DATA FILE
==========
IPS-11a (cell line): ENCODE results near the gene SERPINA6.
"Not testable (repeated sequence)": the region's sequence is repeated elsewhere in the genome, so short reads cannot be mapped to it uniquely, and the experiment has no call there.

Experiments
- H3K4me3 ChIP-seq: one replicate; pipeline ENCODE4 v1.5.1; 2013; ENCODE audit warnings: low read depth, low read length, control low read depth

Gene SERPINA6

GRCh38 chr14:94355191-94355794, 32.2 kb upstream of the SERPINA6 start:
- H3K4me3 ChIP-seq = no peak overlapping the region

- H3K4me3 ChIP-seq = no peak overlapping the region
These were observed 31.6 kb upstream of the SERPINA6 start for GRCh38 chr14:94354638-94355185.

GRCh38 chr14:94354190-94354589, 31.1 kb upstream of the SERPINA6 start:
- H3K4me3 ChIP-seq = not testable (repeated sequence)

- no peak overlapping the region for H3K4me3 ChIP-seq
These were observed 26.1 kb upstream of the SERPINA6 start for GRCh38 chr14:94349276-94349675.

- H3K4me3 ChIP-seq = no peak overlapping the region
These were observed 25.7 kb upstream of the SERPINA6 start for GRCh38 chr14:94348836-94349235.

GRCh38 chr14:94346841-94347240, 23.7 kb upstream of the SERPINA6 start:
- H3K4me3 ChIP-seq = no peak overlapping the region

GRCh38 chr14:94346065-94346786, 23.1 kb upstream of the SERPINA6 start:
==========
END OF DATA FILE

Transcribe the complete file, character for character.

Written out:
IPS-11a (cell line): ENCODE results near the gene SERPINA6.
"Not testable (repeated sequence)": the region's sequence is repeated elsewhere in the genome, so short reads cannot be mapped to it uniquely, and the experiment has no call there.

Experiments
- H3K4me3 ChIP-seq: one replicate; pipeline ENCODE4 v1.5.1; 2013; ENCODE audit warnings: low read depth, low read length, control low read depth

Gene SERPINA6

GRCh38 chr14:94355191-94355794, 32.2 kb upstream of the SERPINA6 start:
- H3K4me3 ChIP-seq = no peak overlapping the region

- H3K4me3 ChIP-seq = no peak overlapping the region
These were observed 31.6 kb upstream of the SERPINA6 start for GRCh38 chr14:94354638-94355185.

GRCh38 chr14:94354190-94354589, 31.1 kb upstream of the SERPINA6 start:
- H3K4me3 ChIP-seq = not testable (repeated sequence)

- no peak overlapping the region for H3K4me3 ChIP-seq
These were observed 26.1 kb upstream of the SERPINA6 start for GRCh38 chr14:94349276-94349675.

- H3K4me3 ChIP-seq = no peak overlapping the region
These were observed 25.7 kb upstream of the SERPINA6 start for GRCh38 chr14:94348836-94349235.

GRCh38 chr14:94346841-94347240, 23.7 kb upstream of the SERPINA6 start:
- H3K4me3 ChIP-seq = no peak overlapping the region

GRCh38 chr14:94346065-94346786, 23.1 kb upstream of the SERPINA6 start: